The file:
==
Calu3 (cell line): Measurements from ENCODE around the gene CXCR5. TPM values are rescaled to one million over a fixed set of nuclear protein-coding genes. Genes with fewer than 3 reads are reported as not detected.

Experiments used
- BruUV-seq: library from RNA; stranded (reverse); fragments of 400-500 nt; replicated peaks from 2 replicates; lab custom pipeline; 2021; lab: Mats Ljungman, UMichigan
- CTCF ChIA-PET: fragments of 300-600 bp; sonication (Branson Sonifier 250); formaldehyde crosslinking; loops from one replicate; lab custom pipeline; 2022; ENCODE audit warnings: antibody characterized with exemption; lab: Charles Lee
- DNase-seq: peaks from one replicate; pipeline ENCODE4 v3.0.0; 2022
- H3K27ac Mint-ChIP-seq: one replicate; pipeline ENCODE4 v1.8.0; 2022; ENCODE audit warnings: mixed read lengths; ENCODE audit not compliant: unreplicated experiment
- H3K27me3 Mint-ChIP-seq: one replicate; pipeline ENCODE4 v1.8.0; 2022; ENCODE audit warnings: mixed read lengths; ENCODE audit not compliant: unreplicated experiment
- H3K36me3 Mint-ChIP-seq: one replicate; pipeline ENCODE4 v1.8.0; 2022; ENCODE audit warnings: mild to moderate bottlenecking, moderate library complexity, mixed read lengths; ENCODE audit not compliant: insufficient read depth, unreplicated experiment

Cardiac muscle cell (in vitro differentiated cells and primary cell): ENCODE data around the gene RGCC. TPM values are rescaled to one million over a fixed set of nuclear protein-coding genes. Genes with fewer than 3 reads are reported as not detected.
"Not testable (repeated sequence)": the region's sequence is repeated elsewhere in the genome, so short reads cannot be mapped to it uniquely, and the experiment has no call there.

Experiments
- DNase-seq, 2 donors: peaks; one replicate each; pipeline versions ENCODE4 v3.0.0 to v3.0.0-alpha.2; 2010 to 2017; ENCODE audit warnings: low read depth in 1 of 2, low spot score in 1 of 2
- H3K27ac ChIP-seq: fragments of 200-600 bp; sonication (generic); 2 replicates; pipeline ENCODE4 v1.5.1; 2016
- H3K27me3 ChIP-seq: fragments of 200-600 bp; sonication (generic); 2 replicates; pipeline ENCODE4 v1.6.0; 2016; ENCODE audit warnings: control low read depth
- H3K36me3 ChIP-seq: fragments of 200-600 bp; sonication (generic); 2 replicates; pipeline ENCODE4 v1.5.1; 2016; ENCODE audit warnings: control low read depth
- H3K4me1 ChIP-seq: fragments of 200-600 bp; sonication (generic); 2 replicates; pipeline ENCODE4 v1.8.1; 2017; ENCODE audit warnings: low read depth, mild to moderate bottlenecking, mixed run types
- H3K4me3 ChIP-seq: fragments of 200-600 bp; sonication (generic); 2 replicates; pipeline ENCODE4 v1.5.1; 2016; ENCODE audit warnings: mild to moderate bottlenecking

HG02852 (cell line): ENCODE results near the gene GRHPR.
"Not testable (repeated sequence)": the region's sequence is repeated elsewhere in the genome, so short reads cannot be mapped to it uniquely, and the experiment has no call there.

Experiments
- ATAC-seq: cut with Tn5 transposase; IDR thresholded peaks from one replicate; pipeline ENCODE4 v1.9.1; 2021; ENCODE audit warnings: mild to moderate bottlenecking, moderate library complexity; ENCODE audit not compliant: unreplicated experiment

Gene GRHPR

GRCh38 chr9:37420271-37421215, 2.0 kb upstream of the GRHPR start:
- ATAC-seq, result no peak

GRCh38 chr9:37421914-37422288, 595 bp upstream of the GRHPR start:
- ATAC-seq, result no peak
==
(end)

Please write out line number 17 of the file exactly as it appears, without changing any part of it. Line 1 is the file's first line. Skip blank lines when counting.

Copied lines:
- H3K4me3 ChIP-seq: fragments of 200-600 bp; sonication (generic); 2 replicates; pipeline ENCODE4 v1.5.1; 2016; ENCODE audit warnings: mild to moderate bottlenecking